May 10, 2012--Water call threatens Ouray’s municipal supply (Telluride Watch)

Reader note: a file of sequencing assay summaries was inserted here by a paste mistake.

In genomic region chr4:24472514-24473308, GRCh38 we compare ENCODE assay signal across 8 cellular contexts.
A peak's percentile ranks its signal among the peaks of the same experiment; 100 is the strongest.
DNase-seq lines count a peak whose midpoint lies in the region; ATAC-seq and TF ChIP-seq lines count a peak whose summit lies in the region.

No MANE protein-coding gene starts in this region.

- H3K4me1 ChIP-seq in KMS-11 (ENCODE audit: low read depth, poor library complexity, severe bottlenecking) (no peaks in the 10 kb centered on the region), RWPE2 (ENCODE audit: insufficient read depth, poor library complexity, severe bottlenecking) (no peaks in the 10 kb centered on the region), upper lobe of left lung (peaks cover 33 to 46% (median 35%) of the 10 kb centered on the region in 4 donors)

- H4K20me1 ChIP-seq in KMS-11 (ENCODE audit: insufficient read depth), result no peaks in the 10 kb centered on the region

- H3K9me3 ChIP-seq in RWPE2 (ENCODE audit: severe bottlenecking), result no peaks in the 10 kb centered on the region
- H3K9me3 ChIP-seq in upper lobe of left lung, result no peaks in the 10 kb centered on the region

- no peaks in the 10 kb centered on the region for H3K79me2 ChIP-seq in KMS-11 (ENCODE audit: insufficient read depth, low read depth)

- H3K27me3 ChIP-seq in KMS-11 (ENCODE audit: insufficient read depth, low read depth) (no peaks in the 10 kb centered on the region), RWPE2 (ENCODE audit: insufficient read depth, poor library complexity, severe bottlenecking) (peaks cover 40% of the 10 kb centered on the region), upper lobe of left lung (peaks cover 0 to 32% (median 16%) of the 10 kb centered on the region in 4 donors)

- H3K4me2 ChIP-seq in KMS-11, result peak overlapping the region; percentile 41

City officials are scrambling to augment municipal water rights in response to a recent call requiring the “immediate curtailment” of the city’s water supply. The Uncompahgre Valley Water Users Association, which operates the Montrose & Delta Canal, placed a call on the Upper Uncompahgre last Wednesday, May 2, because sub-average snow pack and early run-off have resulted in excessively low seasonal flows. The call affects not only the City of Ouray but other junior upstream water users including the Tri County Water Conservancy District which controls the water in Ridgway Reservoir; the reservoir must release its inflows downstream while the call is in effect. Ouray may be much further upstream than the M&D Canal’s multiple users, but proximity to a watershed’s headwaters does not factor into the complicated calculus of Colorado water law. What matters is who filed and adjudicated their water rights first. As the Colorado Division of Water Resources puts it: “The essence of a water right is its place in the priority system.” And when it comes to senior water rights on the Upper Uncompahgre River, the M&D Canal is the biggest dog in the fight. Its most senior rights were filed from 1883-1885 and were adjudicated (established in court) in 1897, said Jason Ullmann, Assistant Division Engineer for Water Division 4 (of which the Uncompahgre River is a part). While the City of Ouray’s water rights on Weehawken Spring (its sole municipal water source, and a tributary to the Uncompahgre River) have appropriation dates as early as 1881, the rights were not adjudicated until 1904, thus forever saddling the city with junior water rights compared to thirsty downstream irrigators.
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